Academic journal article New Formations

Software Sequencers and Cyborg Singers: Popular Music in the Digital Hypermodern

Academic journal article New Formations

Software Sequencers and Cyborg Singers: Popular Music in the Digital Hypermodern

Article excerpt

It has been almost twenty years since Andrew Goodwin's classic essay, 'Sample and Hold', claimed that pop music had entered a new phase of digital reproduction. (1) If the digital sampler was postmodernism's musical engine, then hip hop was its recombinant form, and the erosion of divisions between original and copy the celebrated consequence. Popular music had become an engorged repository of itself, its history ransacked as source material for a kind of stitched-together melange of past fragments. For Goodwin, sampling had undermined received ideas of human creativity and craft, deconstructing notions of the romantic author and pouring into pop a distinctly post-human sensibility. In fact, as divisions between human creativity and machinic automation blurred, it became impossible to tell whether a sound had been produced manually, synthesized or reproduced digitally. The 'strange case' of the handclap was a particularly postmodern parable. Techno musicians had favoured the sound of a first-generation synthetic clap produced by the Roland TR-808 drum machine over a more natural-sounding successor provided by Roland's TR-707 because the former, while sonically non-mimetic, had become the 'real' signature of electronic music. In other words, the synthetic sign had replaced the organic referent to become the 'real'. In which case, digitalisation accompanied a wholesale transformation towards postmodern culture as a regime of surface over depth and play over seriousness. (2)

But an air of ambiguity pervades Goodwin's essay, and rightly so. As he puts it, 'pop might be eating itself, but the old ideologies and aesthetics are still on the menu' (p272). Indeed, to this day, discourses of authorship and authenticity continue to lubricate pop's sense of itself as trading in talent and originality, while 'aura', far from disappearing, is alive and well in attitudes to the immediacy and presence of the live performer. Meanwhile, the co-mingling of analogue and digital technologies in the studios and bedrooms of musicians is testament to the complex interweavings of socio-technical forms and their convergence in practice, while a distinctly 'modern' medium, vinyl, continues to be valorised by DJs as containing 'warm' qualities flattened by digital reproduction. Hardly postmodern then, if the prefix is taken seriously as a wholesale departure from the conventions, practices and forms of the modern era. Indeed, we might speculate, twenty years after the orgy, that the term postmodern was always a lazy, totalising and fashionable shorthand that could never have captured the full complexity and range of phenomena it was supposed to cover.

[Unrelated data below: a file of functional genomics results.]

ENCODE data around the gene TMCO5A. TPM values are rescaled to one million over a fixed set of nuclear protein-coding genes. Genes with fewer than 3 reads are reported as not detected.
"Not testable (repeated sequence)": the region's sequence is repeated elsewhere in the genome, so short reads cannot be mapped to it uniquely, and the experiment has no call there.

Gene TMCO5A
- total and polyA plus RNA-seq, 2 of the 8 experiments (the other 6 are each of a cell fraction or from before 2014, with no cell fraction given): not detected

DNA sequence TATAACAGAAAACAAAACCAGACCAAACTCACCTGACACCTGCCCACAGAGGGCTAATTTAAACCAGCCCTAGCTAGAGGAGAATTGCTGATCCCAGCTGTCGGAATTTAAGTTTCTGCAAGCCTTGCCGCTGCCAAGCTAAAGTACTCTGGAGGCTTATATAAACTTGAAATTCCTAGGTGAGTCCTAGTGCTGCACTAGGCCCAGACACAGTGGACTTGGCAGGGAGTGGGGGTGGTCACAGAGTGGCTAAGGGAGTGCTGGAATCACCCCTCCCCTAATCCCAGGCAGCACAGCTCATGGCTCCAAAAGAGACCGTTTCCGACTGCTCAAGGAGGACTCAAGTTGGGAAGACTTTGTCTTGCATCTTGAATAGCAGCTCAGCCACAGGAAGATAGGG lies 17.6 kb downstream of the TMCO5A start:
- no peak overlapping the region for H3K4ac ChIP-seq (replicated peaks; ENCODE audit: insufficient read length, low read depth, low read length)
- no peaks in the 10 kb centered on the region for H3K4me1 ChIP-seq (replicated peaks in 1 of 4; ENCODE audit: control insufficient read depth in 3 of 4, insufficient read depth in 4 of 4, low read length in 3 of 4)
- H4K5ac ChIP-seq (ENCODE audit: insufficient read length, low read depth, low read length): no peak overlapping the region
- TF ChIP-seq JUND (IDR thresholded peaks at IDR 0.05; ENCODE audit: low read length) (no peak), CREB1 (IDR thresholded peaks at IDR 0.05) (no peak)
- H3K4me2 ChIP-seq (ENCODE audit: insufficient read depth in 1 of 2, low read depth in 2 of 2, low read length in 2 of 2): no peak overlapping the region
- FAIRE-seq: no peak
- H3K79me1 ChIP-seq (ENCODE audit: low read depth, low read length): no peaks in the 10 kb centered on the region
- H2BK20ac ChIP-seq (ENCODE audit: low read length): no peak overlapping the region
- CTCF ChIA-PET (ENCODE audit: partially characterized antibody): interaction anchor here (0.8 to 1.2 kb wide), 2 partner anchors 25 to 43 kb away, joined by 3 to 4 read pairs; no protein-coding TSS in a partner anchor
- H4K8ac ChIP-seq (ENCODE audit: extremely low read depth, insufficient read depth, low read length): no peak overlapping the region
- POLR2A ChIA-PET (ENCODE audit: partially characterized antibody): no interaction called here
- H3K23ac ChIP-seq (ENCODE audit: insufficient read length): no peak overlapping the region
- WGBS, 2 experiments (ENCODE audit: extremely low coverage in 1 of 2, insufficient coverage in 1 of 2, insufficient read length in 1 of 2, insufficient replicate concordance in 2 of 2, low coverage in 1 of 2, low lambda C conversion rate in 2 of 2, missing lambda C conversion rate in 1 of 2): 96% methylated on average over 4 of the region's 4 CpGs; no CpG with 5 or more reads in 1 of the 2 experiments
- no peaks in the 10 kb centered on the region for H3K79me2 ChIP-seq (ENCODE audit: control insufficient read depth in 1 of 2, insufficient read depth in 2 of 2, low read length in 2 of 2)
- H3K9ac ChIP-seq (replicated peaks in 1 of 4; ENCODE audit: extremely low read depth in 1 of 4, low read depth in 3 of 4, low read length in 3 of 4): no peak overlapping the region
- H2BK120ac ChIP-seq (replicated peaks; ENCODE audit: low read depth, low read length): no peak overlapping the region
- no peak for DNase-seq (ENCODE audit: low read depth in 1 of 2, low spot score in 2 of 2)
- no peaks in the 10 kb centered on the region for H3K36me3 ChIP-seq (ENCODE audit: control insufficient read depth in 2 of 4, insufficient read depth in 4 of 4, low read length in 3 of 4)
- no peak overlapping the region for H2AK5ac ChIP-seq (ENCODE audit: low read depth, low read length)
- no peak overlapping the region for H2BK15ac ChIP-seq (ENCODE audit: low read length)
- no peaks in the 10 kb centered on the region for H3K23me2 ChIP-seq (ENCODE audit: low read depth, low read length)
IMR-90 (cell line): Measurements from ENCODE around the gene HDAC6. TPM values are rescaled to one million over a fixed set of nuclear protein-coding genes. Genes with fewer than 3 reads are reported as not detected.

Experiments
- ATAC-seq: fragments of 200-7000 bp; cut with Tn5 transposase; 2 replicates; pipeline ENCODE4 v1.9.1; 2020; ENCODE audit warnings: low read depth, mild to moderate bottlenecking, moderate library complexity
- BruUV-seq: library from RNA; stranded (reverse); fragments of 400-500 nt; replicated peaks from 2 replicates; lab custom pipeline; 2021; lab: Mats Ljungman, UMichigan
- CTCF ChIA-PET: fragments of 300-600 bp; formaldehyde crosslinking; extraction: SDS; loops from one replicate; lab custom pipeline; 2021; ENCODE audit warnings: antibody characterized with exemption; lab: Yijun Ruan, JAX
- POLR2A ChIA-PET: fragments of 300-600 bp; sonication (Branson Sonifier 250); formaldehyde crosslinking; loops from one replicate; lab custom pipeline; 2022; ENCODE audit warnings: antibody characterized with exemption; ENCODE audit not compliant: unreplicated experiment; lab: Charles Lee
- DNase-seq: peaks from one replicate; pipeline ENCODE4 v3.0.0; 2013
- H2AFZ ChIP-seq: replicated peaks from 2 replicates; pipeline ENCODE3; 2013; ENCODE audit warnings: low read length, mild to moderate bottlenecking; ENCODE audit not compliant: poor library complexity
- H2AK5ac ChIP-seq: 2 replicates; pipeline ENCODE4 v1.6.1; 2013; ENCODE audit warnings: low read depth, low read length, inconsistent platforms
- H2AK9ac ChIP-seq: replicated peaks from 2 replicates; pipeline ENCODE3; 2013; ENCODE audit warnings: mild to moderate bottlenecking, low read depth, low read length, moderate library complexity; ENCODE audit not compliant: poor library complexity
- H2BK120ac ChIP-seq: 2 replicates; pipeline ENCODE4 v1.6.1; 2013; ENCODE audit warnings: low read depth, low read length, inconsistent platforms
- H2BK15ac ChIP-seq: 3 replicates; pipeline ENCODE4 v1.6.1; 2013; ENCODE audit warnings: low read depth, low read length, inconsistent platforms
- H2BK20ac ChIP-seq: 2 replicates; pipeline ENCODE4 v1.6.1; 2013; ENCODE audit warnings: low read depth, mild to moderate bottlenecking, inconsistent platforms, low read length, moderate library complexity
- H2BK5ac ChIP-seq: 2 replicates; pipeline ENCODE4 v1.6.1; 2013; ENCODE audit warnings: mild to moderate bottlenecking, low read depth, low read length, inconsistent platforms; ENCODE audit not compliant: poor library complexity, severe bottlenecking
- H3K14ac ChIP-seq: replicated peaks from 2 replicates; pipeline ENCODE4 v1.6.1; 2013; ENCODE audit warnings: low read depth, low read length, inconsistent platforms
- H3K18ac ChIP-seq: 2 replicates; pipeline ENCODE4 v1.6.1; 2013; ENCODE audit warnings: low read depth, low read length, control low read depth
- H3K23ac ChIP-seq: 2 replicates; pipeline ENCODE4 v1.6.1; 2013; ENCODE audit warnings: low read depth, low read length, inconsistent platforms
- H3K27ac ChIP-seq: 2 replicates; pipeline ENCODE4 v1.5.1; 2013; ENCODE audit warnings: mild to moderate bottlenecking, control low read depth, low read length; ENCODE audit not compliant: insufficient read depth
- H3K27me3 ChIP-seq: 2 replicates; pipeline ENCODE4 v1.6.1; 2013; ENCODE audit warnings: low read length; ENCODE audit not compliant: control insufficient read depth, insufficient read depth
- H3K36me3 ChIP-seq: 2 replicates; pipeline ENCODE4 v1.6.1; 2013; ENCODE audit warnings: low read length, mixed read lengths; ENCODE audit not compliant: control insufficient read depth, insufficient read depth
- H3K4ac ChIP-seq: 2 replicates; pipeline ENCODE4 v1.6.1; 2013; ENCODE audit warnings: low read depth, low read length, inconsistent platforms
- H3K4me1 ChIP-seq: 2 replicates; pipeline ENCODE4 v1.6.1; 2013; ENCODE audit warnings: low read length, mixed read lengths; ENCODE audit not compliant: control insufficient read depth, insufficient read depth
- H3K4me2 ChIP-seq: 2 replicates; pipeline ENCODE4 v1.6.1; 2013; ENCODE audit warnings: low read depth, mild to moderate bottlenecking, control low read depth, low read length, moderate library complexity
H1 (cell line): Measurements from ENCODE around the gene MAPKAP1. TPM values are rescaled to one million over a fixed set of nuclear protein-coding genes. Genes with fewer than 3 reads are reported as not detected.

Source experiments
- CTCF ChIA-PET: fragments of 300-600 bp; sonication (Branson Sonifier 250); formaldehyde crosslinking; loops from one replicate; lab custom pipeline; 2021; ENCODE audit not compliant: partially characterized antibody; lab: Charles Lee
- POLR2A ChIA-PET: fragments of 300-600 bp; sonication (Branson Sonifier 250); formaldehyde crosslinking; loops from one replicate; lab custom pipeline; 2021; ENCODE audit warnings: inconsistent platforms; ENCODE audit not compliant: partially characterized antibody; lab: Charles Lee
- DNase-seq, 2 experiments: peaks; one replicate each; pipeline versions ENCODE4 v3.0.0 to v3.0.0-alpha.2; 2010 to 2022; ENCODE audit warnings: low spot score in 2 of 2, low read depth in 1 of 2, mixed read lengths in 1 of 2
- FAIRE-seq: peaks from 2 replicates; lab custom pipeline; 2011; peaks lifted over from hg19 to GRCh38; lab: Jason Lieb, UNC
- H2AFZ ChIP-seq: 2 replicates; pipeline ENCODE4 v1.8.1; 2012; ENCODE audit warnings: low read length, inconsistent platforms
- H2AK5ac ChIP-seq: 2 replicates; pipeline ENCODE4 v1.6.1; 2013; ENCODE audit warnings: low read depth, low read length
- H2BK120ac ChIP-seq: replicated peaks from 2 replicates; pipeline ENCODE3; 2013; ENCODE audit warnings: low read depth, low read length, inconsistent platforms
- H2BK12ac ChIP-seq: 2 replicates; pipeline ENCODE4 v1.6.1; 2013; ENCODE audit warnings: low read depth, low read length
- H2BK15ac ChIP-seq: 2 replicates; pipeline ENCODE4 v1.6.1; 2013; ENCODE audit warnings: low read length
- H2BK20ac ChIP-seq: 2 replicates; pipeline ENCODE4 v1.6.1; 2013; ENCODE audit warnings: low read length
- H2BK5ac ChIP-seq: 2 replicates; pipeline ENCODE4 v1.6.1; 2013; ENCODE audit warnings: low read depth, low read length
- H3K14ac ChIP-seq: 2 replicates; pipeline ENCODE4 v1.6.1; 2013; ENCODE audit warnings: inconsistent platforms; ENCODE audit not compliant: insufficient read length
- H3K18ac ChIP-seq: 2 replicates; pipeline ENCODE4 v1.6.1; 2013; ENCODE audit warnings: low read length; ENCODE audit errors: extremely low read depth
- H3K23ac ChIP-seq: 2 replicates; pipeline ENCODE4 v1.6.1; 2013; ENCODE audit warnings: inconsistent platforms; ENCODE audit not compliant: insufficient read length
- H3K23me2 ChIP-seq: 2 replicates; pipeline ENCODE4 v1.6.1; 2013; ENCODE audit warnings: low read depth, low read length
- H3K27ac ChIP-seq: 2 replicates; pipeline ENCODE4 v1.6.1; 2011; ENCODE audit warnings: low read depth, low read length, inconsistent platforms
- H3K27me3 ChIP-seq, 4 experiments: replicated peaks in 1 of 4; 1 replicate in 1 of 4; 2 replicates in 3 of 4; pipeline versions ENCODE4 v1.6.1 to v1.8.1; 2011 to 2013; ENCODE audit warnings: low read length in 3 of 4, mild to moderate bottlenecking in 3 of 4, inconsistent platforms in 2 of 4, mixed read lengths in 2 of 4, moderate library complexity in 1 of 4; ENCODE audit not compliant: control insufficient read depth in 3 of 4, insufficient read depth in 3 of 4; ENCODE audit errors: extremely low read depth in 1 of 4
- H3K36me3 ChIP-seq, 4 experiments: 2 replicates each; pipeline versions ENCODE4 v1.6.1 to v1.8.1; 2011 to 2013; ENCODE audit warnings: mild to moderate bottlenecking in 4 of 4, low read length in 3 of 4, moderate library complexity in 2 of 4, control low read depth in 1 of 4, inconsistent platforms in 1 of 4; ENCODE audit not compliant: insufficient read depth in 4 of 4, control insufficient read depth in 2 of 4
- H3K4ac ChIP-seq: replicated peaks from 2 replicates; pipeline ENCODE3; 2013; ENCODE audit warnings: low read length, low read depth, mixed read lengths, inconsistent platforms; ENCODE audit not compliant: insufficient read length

In this essay I want to examine music's technological mediations, linking this to more recent attempts to theorise the shifting nature of contemporary popular music. The basic argument is that we can learn a lot about where we are in the history of popular music by looking at conditions of cultural production, not merely at single styles, techniques or devices such as the sampler. I want to suggest that an examination of recent production techniques and technologies labelled 'digital' can tell us significant things about contemporary musical cultures, including how they are meeting broader tendencies towards flexibility and de-materialisation in social practices at large, but that this meeting takes place in an extended moment of cultural acceleration and intensity--a hypermodern moment. This moves music onto terrains that threaten, stretch and play with boundaries between human and machine, as well as real and simulated, although not always in expected ways.

The focus of attention will be on digital recording practices and changing forms of musical creativity, not merely because so much attention has been heaped upon the digital--in music, in characterisations of so-called 'network economies', in the business of globalisation and the rise of new media--but also because it is an apposite time to grasp Walter Benjamin's 'now of recognisability' and assess how these technologies align with new and old habits of thought and practice, before they slip unnoticed into convention. …

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